The soil of the study area is classified as typical haplohumox and presented the following chemical characteristics in its 0-20cm profile, before planting: pH CaCl20.01M: 4.7;P: 1.1mg dm3; K+:0.2cmolcdm-3; Mo: 2.62%; Al3+:0.0cmolcdm-3; H++Al3+:5.2cmolcdm-3; Ca2+:5.0cmolcdm3; Mg2+:5.0cmolcdm-3; and base saturation: 67.3%.

The study objective was to evaluate the effect of two sealing types on the DM recovery rate, aerobic stability, nutritional composition, and in vitro digestibility of corn silage in bunker silos: 110-µm-thick double-sided polyethylene sealing (conventional sealing) and 110-µm-thick double-sided polyethylene sealing superimposed on 111-µm-thick translucent polyethylene sealing (double sealing).

The evaluated silage was produced from a two-hectare area, using the SG-6418 hybrid type. For crop establishment, line spacing was 0.80m, sowing depth was 0.04m, and the distribution was 4.4 plants m linear1, totaling a final harvest population of 53,625 plants ha-1. The 08-30-20 compound (N-P2O5-K2O) was used as base fertilizer (400kg ha-1), according to the Fertilization and Liming Guidelines for the states of Rio Grande do Sul and Santa Catarina (CFS-RS/SC, 2004).

During the first 30 days after emergence, plants were treated with herbicide (commercial product: Atrasina, 4L ha-1) plus mineral oil (commercial product: Assit, 1L ha-1) and defensive for armyworm control (commercial product: Karate; 150ml ha-1), according to the crop technical report. Cover fertilization was conducted with nitrogen (125 kg N ha-1) in urea form (46-00-00), applied when plants had four to six totally expanded leaves.

Crops were harvested at chalky grain phenological stage, using a Nogueira® silage filler adjusted to the particle size and plant cutting height of 20cm. The particle size analysis showed 11.56% proportion in the first sieve (>19mm), 47.60% in the second sieve (8-19mm), and 40.85% in the third sieve (<8mm). The harvested material was transported and stored in eight horizontal bunker silos placed in a leveled and well-drained location, with 1.5m wide × 1.0m high × 10m long concrete walls and floors. The material was compacted using a tractor and later completely sealed and protected according to the study factor. Filling and closing time for each silo ranged from 6-8 hours.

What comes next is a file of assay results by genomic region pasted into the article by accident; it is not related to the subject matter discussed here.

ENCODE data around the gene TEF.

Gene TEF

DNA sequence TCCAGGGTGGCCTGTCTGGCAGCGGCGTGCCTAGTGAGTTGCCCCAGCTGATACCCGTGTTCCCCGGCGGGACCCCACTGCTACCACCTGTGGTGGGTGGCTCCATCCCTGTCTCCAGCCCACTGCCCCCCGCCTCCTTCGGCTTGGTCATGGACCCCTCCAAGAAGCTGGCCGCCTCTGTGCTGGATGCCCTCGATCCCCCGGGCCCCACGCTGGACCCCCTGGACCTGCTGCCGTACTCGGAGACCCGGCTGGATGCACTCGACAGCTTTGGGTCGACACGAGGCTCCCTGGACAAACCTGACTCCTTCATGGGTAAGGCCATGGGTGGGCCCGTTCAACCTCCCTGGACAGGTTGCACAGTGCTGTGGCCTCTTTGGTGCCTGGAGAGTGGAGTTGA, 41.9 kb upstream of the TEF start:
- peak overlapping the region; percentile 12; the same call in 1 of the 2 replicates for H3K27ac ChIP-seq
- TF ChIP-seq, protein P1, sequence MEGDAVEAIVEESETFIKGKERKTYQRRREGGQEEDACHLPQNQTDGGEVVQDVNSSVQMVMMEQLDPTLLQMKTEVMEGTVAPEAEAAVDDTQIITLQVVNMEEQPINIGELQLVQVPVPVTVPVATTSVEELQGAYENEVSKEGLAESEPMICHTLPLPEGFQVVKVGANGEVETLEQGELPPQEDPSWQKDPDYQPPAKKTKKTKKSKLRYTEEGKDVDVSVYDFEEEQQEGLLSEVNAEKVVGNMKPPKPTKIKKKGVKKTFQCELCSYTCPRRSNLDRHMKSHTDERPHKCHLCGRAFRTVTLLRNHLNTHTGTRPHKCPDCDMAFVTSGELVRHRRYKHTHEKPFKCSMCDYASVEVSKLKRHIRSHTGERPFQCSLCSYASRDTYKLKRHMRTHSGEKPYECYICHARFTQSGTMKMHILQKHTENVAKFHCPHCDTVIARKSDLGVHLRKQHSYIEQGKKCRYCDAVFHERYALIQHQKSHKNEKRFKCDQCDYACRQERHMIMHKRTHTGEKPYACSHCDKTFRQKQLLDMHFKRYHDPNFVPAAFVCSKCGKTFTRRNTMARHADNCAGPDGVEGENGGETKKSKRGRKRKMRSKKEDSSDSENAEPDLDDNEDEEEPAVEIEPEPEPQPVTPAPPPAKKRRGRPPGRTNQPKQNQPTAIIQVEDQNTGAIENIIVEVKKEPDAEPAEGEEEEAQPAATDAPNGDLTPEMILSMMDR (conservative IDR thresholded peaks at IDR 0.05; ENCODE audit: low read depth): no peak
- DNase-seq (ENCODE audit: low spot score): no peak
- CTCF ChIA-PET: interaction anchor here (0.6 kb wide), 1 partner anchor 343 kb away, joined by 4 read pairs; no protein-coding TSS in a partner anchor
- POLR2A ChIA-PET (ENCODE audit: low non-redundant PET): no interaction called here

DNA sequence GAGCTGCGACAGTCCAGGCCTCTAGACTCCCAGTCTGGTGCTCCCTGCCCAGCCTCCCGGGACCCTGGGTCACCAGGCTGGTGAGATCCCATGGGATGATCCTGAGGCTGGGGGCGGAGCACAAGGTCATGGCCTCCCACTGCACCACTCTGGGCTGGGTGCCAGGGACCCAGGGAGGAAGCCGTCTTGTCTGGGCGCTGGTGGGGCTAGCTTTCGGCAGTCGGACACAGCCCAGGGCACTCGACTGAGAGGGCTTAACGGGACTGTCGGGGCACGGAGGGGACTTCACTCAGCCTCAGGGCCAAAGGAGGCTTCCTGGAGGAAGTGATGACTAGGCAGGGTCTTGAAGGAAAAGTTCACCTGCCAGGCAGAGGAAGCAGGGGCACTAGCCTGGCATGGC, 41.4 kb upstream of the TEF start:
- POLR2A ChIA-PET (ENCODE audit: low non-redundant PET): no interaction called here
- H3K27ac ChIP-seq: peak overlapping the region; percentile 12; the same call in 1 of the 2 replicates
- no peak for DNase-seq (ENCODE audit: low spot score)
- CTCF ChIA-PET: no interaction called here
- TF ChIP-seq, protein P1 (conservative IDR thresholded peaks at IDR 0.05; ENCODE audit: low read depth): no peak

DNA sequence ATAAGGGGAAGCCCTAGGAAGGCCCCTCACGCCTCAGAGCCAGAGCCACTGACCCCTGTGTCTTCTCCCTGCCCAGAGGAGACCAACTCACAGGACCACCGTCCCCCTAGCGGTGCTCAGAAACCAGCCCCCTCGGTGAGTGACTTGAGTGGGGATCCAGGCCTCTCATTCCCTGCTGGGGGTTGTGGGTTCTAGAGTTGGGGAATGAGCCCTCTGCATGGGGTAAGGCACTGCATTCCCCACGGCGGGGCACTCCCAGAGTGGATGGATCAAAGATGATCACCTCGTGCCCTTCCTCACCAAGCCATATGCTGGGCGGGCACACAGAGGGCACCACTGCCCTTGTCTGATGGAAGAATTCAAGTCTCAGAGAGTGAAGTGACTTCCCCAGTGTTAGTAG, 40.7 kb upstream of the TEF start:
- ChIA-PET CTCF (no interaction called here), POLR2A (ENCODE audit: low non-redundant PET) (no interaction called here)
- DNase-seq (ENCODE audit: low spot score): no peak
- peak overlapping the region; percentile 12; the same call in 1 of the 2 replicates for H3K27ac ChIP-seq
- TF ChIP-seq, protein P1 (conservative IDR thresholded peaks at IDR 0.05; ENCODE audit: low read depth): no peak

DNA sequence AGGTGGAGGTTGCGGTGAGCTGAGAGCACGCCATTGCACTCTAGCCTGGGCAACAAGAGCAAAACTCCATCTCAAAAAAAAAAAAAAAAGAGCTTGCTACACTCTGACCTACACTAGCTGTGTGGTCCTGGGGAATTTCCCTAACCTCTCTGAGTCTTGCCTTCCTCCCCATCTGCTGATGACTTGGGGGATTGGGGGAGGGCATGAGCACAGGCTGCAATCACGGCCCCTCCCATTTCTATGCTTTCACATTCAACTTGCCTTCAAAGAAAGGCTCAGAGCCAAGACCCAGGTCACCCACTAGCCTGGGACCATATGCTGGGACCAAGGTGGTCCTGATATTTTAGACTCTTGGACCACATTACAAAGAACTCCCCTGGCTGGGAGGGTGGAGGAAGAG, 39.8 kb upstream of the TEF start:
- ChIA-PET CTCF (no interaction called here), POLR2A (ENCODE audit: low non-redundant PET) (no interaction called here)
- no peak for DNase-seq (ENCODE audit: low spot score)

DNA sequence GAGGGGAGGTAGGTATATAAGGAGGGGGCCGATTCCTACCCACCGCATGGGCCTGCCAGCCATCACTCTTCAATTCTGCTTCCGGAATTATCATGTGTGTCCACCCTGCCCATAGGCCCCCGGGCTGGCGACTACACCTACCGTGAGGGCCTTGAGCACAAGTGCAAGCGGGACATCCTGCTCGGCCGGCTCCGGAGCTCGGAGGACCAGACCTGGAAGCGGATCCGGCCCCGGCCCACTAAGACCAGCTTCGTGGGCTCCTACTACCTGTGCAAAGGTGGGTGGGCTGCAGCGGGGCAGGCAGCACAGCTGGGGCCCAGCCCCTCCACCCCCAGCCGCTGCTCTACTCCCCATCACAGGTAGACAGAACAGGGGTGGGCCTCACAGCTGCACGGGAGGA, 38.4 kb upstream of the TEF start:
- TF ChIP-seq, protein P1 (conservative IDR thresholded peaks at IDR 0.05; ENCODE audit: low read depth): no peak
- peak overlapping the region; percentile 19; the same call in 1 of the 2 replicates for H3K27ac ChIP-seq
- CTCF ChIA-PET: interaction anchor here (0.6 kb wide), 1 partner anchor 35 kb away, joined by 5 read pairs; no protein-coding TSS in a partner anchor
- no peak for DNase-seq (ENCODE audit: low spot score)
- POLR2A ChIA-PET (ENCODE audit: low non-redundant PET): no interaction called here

After the silos were opened, 120 days after they were produced, silage was continuously used to feed animals, respecting the daily silage extraction slice of 15cm for eight consecutive weeks for each silo.

The recovery index of DM was obtained according tomethod developed by NEUMANN et al. (2007), using eight bags placed in each experimental silo, in its lower and upper portions, whose weights and DM were measured before and after the ensiling process. Bags were composed of 100% polyamine malleable nylon containing 85-µmpores, 12cm in diameter and 50cm in length, with the average capacity of 2,000g.